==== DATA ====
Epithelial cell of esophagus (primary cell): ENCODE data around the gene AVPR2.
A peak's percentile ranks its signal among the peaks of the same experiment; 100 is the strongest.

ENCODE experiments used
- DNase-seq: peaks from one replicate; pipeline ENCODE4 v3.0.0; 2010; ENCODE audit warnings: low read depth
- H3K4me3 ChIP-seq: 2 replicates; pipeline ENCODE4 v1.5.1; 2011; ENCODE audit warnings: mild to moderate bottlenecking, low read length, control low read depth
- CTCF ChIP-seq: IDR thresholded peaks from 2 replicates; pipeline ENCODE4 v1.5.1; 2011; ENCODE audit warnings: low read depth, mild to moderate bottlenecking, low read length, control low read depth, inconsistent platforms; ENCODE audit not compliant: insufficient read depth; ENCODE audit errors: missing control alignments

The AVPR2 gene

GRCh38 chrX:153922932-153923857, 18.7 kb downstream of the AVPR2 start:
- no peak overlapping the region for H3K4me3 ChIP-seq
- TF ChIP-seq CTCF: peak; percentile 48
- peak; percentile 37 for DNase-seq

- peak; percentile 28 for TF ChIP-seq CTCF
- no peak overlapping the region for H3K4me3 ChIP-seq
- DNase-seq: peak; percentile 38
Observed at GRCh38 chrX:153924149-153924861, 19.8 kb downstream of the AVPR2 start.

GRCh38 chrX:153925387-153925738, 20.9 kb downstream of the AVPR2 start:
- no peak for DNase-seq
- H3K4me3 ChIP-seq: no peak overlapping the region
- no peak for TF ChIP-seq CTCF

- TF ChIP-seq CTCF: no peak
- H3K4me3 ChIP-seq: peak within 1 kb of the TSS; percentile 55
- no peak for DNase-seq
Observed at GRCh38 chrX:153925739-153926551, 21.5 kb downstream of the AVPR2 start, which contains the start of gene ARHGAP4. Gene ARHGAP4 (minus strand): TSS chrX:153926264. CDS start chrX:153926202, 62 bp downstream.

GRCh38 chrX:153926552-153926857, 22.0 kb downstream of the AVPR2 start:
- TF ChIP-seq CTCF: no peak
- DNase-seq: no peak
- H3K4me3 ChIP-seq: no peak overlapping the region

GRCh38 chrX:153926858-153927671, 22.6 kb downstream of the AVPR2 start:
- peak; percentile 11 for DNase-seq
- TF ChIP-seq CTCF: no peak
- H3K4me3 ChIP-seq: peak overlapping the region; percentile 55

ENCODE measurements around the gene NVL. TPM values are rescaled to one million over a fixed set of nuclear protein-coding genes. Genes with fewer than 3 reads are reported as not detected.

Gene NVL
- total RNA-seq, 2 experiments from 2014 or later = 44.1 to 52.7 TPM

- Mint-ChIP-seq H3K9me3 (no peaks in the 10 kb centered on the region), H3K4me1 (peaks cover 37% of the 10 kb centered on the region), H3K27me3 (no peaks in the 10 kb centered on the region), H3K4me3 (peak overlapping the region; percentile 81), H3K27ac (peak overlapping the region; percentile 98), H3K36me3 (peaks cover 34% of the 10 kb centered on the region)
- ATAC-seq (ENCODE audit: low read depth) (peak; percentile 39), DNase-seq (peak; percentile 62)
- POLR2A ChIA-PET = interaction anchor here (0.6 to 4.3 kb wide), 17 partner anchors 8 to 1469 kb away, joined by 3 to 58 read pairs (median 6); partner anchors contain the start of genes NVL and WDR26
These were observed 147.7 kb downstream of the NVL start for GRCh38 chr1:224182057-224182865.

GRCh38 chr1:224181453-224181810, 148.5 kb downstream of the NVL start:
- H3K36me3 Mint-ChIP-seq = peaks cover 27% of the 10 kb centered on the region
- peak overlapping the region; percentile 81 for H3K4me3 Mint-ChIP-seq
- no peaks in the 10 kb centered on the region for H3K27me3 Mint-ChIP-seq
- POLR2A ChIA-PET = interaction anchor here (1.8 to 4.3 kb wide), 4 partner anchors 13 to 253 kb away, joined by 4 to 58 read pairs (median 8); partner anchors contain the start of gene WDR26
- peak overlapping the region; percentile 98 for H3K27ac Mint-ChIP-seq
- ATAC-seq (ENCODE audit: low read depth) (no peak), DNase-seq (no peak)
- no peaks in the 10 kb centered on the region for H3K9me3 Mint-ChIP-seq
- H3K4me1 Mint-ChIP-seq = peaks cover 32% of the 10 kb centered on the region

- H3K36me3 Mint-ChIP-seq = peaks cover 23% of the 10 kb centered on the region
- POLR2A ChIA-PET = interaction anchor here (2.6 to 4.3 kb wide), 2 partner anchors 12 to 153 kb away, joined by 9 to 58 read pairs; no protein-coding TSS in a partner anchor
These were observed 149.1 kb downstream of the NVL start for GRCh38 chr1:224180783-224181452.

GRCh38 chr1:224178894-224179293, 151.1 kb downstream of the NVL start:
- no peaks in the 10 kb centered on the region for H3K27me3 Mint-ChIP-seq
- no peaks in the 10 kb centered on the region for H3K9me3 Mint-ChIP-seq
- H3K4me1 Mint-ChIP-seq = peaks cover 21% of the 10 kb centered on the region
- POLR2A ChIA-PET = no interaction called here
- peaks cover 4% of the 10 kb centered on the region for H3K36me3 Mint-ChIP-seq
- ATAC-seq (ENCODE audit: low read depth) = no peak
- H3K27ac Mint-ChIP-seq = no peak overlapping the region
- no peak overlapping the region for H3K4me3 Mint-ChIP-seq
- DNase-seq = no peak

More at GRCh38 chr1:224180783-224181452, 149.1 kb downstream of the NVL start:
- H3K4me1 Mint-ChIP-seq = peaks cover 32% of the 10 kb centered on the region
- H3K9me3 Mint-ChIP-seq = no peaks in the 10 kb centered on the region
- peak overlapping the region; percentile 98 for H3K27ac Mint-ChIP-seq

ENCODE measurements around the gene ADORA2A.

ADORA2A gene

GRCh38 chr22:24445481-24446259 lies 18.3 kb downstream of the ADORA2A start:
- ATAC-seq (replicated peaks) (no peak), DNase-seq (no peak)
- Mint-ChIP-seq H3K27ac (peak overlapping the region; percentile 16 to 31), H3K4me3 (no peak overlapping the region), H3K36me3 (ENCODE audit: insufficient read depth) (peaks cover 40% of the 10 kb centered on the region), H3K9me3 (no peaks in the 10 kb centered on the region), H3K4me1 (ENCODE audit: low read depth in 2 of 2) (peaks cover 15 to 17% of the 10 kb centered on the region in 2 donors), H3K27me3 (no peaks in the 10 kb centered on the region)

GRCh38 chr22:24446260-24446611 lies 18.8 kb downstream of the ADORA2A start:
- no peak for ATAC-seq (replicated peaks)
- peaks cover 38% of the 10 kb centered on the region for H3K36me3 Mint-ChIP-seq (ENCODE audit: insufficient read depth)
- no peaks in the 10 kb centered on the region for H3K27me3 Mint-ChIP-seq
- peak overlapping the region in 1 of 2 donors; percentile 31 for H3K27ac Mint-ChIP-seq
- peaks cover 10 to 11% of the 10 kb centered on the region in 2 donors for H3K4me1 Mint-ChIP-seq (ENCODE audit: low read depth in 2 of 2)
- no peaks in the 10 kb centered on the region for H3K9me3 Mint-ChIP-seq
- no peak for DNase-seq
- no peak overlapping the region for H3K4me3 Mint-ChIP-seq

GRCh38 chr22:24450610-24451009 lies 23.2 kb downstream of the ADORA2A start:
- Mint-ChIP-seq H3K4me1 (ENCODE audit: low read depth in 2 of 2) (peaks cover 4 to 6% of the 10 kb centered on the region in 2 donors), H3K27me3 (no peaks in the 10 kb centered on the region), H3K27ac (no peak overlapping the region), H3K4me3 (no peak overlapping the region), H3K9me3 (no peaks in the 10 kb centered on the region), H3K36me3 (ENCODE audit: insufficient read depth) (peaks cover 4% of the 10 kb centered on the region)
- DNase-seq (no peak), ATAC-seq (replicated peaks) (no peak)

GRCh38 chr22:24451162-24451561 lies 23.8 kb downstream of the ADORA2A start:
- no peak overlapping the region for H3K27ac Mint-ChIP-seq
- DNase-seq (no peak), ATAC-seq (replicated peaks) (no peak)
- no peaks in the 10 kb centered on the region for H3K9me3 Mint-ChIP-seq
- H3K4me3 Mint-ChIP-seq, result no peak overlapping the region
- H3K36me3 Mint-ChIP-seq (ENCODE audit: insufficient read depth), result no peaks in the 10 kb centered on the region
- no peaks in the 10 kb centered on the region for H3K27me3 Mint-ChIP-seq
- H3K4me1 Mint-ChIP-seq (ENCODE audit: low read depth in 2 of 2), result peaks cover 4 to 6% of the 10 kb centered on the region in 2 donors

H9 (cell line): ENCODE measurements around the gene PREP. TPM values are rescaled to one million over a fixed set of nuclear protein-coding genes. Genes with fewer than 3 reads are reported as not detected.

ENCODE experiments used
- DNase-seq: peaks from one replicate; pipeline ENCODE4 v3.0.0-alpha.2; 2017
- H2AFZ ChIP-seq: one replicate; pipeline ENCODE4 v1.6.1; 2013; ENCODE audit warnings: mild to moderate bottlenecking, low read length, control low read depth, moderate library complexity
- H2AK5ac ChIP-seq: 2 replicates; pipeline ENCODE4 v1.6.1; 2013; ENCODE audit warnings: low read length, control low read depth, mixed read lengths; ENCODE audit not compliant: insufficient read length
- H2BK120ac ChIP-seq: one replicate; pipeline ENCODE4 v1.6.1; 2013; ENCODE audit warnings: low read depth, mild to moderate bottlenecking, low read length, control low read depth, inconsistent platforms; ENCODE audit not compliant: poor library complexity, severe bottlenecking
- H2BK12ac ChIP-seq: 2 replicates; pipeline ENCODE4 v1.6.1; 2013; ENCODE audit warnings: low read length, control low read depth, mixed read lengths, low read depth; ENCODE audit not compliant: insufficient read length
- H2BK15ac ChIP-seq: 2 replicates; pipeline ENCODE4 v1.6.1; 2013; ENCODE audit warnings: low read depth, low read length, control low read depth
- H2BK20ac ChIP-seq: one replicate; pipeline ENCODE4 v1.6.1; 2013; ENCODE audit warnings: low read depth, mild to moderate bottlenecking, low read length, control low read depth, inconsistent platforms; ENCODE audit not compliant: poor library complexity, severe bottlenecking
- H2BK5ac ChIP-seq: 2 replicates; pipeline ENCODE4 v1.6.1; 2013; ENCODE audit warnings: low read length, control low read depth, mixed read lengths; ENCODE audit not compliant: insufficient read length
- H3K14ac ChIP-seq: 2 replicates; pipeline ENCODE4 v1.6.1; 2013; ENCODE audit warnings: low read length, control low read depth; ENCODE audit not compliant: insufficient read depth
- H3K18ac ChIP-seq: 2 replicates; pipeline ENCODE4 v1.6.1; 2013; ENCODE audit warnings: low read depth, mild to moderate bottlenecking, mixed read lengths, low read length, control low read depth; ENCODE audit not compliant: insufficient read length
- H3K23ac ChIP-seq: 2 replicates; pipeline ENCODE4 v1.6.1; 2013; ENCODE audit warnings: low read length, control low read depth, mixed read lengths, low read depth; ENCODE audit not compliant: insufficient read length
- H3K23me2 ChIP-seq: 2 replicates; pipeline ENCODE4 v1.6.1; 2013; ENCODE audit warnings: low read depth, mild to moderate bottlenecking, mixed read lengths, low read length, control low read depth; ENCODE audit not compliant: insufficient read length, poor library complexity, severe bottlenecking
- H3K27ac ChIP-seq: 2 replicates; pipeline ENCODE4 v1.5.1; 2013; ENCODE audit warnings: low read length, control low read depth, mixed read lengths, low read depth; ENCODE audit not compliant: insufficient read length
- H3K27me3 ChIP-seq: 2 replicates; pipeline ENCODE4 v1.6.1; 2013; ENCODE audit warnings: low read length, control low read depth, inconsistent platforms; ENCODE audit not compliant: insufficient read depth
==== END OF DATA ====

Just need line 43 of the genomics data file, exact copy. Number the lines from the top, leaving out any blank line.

- POLR2A ChIA-PET = interaction anchor here (1.8 to 4.3 kb wide), 4 partner anchors 13 to 253 kb away, joined by 4 to 58 read pairs (median 8); partner anchors contain the start of gene WDR26